Thursday, January 29, 2015

1/29 Shell drill, oil train, Oly spill, Montana spill, Woodard Bay, BC swans, bird flu, microbeads, Koch $

Shell Noble Discoverer (Photo: Capt. Kristjan B. Laxfoss / AP)
Shell’s Arctic drilling vessels not welcome in Seattle: Enviro groups
Seattle should not allow itself to serve as a staging area for Shell Oil’s troubled, long-delayed effort to drill for oil in the Arctic waters of Alaska’s Chukchi Sea, according to a new coalition of nine environmental groups….  Terminal 5 at the Port of Seattle could serve as home port for up to two dozen vessels, such as barges, tugs, exploration drill rigs and icebreakers.  The port would use money from the Shell deal to retrofit the terminal into a ready port for big ships. Joel Connelly reports. (SeattlePI.Com)

Arguments in Shell oil-by-rail appeal
Derailed trains, flammable cargo and dead fish were among the concerns mentioned Wednesday before the Skagit County Hearing Examiner who is hearing an appeal of a permit decision regarding a proposed oil-by-rail facility in Anacortes. Those concerns are not news to county officials. They have been a subject of year-long protest for the Shell Puget Sound Refinery’s latest development proposal. The discussion that started Wednesday is part of an appeals process. Kimberly Cauvel reports. (Skagit Valley Herald)

Area around Port of Olympia marine terminal evacuated following chemical spill
The Port of Olympia and businesses within a quarter mile of the port’s marine terminal were evacuated for about three hours Wednesday after a hydrogen peroxide spill sent plumes of steam billowing up from the port yard and city streets. The chemical, which is used to treat stormwater at the port’s new facility, leaked from a 3,300 gallon storage tank that serves the facility. Rolf Boone reports. (Olympian)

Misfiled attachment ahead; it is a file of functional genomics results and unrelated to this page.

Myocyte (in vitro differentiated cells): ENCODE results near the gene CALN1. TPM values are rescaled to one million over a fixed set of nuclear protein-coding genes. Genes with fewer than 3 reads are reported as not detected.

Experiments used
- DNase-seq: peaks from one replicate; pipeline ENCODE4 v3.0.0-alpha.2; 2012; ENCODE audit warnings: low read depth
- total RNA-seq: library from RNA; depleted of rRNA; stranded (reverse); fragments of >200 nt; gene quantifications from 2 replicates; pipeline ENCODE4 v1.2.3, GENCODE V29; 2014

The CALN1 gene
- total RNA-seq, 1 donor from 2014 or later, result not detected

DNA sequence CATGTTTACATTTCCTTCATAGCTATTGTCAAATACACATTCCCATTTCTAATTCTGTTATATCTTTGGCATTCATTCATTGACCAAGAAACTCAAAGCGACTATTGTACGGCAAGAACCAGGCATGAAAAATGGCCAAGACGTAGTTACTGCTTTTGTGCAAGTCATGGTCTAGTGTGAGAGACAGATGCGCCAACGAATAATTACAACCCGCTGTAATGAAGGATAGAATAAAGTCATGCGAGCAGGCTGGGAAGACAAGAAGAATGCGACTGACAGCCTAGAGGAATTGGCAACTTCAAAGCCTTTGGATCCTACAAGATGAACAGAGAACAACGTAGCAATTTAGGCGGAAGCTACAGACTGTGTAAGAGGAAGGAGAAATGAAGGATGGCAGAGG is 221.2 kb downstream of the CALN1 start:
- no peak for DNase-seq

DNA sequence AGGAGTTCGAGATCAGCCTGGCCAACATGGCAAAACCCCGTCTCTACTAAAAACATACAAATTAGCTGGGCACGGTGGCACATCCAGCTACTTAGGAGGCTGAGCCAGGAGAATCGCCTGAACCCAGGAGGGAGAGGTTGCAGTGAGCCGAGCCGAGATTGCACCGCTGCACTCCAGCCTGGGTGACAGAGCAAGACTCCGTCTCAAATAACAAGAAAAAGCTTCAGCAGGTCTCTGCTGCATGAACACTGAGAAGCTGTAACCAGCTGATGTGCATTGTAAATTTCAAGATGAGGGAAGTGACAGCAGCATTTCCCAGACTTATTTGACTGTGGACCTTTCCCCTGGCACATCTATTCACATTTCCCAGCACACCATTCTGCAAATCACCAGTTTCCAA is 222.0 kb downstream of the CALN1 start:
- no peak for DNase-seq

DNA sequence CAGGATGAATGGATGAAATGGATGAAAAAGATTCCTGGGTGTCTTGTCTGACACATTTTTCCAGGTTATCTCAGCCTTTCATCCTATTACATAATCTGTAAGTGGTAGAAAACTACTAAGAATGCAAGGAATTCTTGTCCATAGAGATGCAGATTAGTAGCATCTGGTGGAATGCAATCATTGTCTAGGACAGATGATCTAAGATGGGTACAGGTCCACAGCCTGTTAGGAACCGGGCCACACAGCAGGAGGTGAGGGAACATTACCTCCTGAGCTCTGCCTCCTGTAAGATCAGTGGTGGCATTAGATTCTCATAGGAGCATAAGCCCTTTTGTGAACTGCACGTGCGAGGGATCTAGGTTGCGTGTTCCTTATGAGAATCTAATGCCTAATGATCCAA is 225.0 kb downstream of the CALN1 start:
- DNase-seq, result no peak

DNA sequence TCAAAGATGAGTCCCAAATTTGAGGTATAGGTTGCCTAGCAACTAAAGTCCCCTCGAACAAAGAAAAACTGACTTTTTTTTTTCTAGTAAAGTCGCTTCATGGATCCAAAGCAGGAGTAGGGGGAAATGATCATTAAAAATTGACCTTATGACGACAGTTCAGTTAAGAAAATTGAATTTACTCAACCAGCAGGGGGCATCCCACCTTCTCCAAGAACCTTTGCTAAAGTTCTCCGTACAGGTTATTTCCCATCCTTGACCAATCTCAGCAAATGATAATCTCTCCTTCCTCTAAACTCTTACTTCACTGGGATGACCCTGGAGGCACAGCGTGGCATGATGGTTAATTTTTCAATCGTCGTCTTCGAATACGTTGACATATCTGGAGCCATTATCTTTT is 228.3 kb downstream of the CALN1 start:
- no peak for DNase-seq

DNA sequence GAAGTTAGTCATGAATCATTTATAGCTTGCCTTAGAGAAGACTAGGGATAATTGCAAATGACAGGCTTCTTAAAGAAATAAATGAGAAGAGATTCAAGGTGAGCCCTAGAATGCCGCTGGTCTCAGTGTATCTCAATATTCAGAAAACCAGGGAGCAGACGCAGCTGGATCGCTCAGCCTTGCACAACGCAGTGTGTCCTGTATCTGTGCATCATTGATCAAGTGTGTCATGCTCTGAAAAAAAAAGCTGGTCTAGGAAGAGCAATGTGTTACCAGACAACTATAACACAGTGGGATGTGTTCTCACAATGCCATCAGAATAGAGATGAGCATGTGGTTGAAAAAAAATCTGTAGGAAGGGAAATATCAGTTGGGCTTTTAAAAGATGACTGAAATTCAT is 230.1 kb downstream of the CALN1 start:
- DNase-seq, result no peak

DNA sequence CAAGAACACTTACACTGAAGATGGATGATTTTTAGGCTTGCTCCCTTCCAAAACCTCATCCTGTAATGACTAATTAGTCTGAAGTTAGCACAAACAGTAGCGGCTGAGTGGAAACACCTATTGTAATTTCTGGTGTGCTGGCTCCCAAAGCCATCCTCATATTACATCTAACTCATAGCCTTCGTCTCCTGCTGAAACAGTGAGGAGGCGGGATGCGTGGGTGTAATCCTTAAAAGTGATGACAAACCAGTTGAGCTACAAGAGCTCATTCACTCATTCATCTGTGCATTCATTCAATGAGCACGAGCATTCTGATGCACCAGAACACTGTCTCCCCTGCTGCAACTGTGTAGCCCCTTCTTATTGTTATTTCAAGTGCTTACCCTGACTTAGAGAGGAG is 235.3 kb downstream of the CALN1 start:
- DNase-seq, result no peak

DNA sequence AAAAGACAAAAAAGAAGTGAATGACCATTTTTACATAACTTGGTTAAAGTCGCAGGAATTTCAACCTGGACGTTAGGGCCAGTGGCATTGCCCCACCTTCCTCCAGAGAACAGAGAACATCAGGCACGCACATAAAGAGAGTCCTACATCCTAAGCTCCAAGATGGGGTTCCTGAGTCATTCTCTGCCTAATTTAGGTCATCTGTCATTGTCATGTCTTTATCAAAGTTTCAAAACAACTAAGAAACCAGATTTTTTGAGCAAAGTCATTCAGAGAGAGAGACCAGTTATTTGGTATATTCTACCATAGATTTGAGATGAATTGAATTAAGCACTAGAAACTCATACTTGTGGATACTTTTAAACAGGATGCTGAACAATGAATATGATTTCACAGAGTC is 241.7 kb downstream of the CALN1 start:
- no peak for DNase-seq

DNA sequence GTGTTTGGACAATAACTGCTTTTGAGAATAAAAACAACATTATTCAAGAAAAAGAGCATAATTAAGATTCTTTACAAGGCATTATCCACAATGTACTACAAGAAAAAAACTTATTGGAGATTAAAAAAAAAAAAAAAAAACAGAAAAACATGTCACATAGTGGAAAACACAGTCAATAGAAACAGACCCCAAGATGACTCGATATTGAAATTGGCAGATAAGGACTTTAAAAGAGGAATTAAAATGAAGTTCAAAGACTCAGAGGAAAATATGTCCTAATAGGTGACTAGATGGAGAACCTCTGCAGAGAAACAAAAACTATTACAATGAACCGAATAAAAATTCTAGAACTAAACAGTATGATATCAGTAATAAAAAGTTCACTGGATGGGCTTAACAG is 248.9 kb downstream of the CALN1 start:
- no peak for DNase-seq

Montana oil spill cleanup to slow as river gets dangerous
The struggle to recover 30,000 gallons of oil from a pipeline spill into Montana's Yellowstone River is expected to grind to a near-halt in coming days as warmer weather makes ice on the river increasingly dangerous, state regulators and a company spokesman said Wednesday. Matthew Brown reports. (Associated Press) See also: Yellowstone oil spills fuel arguments over Keystone line  Matthew Brown reports. (Associated Press)

Face of Woodard Bay conservation area is changing
The Woodard Bay Natural Resource Conservation Area in South Bay is undergoing quite a transformation. At the north and south ends of the 865-acre complex, a crew from Sound Native Plants of Olympia is converting 14.5 acres of pasture into a forest that features hundreds of seedling trees and shrubs, carefully placed logs and woody debris, and giant snags of Western red cedar, Douglas fir and black cottonwood embedded in the ground, leading to rubber-necking by motorists passing on Shincke Road. “We’re trying to restore the forest structure, putting up the bones of a forest,” noted Sound Native Plants owner Ben Alexander. Over time, the snags and logs should attract all sorts of forest creatures, including woodpeckers, nuthatches, amphibians and small, ground-dwelling mammals. John Dodge reports. (Olympian)

100 trumpeter swans create mayhem for farmers in Cowichan Valley, B.C.